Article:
Although “[a]ctivation of overhead lights on a police vehicle does not necessarily make an encounter non-consensual,” the Texas Court of Criminal Appeals has noted: “The use of ‘blue flashers' or police emergency lights are frequently held sufficient to constitute a detention or seizure of a citizen, either in a parked or moving car.” Id. at 245 n. 43 (spotlight different from overhead lights); see Crain v. State, 315 S.W.3d 43, 52 (Tex.Crim.App.2010) (activation of overhead lights factor in concluding pedestrian was detained); Hudson v. State, 247 S.W.3d 780, 785 (Tex.App.-Amarillo 2008, no pet.) (activation of patrol car lights and police officer's order caused appellant to yield to show of authority); see Franks v. State, 241 S.W.3d 135, 142 (Tex.App.-Austin 2007, pet. ref'd) (mere activation of overhead lights at dark rest park was insufficient, by itself, to make initial interaction a detention). Franks is distinguishable in that, there, no evidence suggested that the position of the police car impeded Franks' ability to terminate the encounter. Franks, 241 S.W.3d at 142. Further, the police officer in Franks testified he activated the overhead lights to illuminate the rest area. Id. There is no evidence in this case that Hill activated his overhead lights to illuminate the storage facility's entry area. When asked whether the area “is fairly well lit,” Hill responded, “I'd say fairly. It's not as well lit as you get going on into town.”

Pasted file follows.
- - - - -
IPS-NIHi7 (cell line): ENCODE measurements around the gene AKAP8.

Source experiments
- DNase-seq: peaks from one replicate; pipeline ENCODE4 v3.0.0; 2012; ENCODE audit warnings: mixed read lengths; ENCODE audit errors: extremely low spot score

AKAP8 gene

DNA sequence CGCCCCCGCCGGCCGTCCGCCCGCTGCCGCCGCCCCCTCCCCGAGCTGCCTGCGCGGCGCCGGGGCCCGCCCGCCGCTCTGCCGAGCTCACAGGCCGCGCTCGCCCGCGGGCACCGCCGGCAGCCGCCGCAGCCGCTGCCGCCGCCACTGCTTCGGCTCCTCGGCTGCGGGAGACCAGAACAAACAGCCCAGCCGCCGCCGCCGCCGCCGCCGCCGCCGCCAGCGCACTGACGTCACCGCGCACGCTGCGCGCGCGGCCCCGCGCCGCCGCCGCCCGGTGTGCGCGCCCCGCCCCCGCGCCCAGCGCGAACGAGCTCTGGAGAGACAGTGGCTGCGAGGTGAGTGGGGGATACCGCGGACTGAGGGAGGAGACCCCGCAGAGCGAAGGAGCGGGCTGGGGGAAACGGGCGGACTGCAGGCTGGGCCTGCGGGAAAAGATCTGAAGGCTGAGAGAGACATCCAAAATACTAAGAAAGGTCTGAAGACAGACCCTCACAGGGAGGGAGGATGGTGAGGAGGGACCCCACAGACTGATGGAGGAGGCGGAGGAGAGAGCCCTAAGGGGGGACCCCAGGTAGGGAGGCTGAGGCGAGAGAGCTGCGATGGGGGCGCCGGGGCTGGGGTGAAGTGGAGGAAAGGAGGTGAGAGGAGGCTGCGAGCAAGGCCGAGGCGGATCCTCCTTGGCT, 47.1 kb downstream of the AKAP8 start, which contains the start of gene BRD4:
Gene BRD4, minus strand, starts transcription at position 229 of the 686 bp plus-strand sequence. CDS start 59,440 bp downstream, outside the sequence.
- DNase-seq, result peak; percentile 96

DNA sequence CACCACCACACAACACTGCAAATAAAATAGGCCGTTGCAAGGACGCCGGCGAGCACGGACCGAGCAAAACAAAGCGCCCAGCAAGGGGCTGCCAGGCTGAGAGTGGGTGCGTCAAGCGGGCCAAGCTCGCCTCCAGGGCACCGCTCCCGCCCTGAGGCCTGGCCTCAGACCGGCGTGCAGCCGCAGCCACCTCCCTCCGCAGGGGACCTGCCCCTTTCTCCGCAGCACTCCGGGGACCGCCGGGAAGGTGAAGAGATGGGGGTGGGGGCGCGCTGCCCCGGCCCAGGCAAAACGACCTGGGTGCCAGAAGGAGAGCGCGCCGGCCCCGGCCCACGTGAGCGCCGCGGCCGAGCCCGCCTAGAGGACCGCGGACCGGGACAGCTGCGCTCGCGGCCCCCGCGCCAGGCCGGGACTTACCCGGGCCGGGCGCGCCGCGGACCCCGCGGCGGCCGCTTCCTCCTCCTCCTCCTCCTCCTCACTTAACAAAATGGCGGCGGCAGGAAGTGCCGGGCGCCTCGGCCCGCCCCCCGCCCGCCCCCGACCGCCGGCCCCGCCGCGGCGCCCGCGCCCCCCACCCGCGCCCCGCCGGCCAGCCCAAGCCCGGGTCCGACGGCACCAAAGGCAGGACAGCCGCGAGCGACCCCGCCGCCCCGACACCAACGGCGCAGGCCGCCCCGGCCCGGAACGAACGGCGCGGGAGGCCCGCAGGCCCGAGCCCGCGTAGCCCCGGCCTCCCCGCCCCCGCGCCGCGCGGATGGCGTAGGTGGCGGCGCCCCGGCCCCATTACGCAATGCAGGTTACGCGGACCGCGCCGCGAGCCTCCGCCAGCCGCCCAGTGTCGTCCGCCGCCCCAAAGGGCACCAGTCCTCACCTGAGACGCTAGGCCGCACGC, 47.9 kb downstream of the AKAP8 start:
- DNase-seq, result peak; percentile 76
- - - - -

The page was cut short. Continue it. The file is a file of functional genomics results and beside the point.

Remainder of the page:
Thereafter, the court then grappled with whether the detention was supported by reasonable suspicion. The State argued that the vehicle's remaining at the entrance of a closed business for 30-40 seconds, coupled with the officer's knowledge that thefts and break-ins had previously occurred there, gave rise to reasonable suspicion, and the court sub judice had agreed. However, the appellate court disagreed:

The noncriminal, not terribly unusual, nonrepetitive behavior observed in this case was insufficient to objectively support a belief that criminal activity was or soon would be afoot. The specific, articulable facts relied on by Hill are insufficient to create reasonable suspicion that criminal activity was occurring. All the facts indicate is that Sosa was present in front of a business late at night, after normal business hours, and that storage buildings are occasionally broken into. Hill failed to provide, under the totality of the circumstances, sufficient specific, articulable facts to create an objective manifestation that Sosa was, or was about to be, engaged in criminal activity. Hill's suspicion amounted to nothing more than a mere hunch. Deferring to the trial court's determination of historical facts, it was error to overrule Sosa's motion to suppress.